How To Keep Your Senior Safe During COVID-19
Consider These Tips To Be Better Prepared Against Coronavirus
When it comes to COVID-19, seniors are at most risk for serious illness. According to research, adults 60 and older, especially those with preexisting medical conditions, like heart and lung disease, diabetes or cancer are more likely to have severe to deadly coronavirus infections than other age groups.
Seniors and their caregivers should consider these tips to be better prepared against the coronavirus. Here’s how to keep your senior safe:
Take extra precautions to keep yourself well
During the ongoing infection-prevention measures associated with the novel coronavirus, family and friend caregivers should take extra precautions to keep themselves and those they care for healthy.
Make sure you are doing the basics:
- Wash your hands frequently with soap and water for at least 20 seconds before and after providing care, preparing food, using the bathroom, or touching surfaces in public places.
- Wear a cloth face covering in public settings. The CDC advises the use of simple cloth face covering (or making your own) to slow the spread of the virus.
- Carry hand sanitizer. When in public spaces use an alcohol-based hand sanitizer that contains at least 60% alcohol.
- Avoid crowds, and if you cough or sneeze, do so into the bend of your elbow or into a disposable tissue.
- Keep your hands away from your face.
- Clean frequently touched surfaces in your home often, including mobility and medical equipment used by your loved one, such as walkers, canes and handrails.
Practice social distancing, not social isolation
One important way to lower the risk of your older family members catching COVID-19 is to limit in-person visits. However, staying away can cause problems, too. People who are isolated are at greater risk for depression, anxiety, heart disease, and mental decline. There are things you can do to keep elderly loved ones from feeling lonely but still keep them safe.
Take a walk, step outside to breathe some fresh air, or lead your parent to the porch while you plant some spring flowers or stretch your legs in the backyard.
With many churches and temples closing their doors until the pandemic eases, older members, may feel cut off. Caregivers might help their loved one access online services and outreach for spiritual solace and support.
Encourage friends and family outside of your household to telephone, write notes or send cards to lift your loved one’s spirits.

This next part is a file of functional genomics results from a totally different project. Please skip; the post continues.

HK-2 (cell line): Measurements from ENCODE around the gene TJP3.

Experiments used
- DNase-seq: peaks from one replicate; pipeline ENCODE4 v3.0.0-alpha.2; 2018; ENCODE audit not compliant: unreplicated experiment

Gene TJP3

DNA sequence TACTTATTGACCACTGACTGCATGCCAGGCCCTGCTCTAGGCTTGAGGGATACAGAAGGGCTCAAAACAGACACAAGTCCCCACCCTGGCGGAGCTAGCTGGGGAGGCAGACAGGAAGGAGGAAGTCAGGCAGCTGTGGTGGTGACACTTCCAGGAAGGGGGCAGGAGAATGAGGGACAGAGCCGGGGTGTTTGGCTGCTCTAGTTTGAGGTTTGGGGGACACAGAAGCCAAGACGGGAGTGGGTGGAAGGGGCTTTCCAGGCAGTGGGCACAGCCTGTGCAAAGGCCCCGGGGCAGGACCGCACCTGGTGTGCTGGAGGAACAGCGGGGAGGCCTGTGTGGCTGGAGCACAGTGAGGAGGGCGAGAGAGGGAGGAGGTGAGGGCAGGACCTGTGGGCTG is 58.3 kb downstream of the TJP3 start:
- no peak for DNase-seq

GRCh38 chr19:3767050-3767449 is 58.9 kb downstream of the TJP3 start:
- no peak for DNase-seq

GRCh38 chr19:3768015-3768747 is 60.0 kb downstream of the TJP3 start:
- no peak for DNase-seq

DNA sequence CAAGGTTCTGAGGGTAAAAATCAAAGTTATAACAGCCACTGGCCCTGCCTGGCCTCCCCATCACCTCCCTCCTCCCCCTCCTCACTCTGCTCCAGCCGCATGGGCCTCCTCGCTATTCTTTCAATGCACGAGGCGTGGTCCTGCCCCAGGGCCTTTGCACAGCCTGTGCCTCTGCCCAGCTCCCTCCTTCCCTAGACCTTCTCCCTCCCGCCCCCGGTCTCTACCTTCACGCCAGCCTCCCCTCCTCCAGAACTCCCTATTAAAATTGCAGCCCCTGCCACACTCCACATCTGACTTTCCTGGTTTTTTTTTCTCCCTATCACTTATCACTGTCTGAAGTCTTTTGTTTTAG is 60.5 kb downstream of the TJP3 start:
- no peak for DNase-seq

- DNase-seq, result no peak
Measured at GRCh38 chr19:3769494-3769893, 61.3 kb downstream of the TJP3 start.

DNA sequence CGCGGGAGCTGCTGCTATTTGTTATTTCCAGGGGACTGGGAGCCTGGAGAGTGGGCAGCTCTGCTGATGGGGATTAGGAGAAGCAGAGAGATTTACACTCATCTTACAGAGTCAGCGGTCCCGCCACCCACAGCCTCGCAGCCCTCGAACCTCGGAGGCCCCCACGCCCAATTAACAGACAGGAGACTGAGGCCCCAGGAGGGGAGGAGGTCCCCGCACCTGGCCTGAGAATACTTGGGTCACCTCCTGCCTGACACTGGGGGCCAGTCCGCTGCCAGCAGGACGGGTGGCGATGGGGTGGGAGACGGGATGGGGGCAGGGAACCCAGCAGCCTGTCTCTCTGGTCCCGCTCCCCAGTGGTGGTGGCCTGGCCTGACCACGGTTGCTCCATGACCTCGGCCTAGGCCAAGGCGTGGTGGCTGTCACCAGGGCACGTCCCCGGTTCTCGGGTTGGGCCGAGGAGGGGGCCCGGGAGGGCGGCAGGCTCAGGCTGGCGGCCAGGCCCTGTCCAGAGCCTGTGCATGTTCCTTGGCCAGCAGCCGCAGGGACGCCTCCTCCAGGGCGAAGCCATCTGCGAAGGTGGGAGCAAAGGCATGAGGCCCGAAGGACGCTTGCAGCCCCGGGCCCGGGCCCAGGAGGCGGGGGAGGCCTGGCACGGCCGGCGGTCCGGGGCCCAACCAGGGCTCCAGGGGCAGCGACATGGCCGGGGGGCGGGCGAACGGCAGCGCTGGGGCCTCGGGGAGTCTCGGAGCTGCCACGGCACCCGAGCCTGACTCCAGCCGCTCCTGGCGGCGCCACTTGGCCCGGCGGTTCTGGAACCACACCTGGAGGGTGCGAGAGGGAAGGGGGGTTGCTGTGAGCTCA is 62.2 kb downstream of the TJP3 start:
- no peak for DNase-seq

Give homebound older adults a project they can work on, such as going through and organizing old photos and memorabilia together. It’s an opportunity to enjoy the stories and happy memories they inspire.
Stay connected with technology
When you can't be there in person, a video call is the next best thing. Communication tools like Skype and free apps like Zoom, WhatsApp, and FaceTime can make you feel like you're together even when you're thousands of miles away.
Schedule a time each week for a video call to check in with each other. Ask your kids to sing a song or tell a story. Or play a board game together virtually to keep the family connection alive.
Reduce the risk of COVID-19 infection
Postpone unnecessary doctor visits. If an older adult in your care is feeling well, consider helping them postpone elective procedures, annual checkups and other non-essential doctor visits. To help them stay in touch, ask their doctors’ offices if they offer telemedicine, which enables doctors and patients to communicate over video, email or other means rather than face-to-face.
Caring for those with diminished cognitive capacity
Individuals with disabilities, dementia or diminished cognitive capacity need to keep a regular schedule as much as possible and ensure that medications are taken on time. Brainstorm new or additional recreational activities so they do not become bored or agitated. Be sure to factor in rest periods as well.
It’s important to follow these proactive tips as the situation around the novel coronavirus continues to evolve. Many families are searching for guidance and solutions to how to keep seniors safe and ensure their loved ones are best taken care of.
Assisted Living Locators offers a FREE service for seniors and their families to help you explore and understand senior care options. An advisor will meet with you and your loved one for an in-depth assessment discussing your current situation and help you find assisted living.
Assisted Living Locators is your partner in finding the right senior living option. Click here to find a senior care advisor in your area today.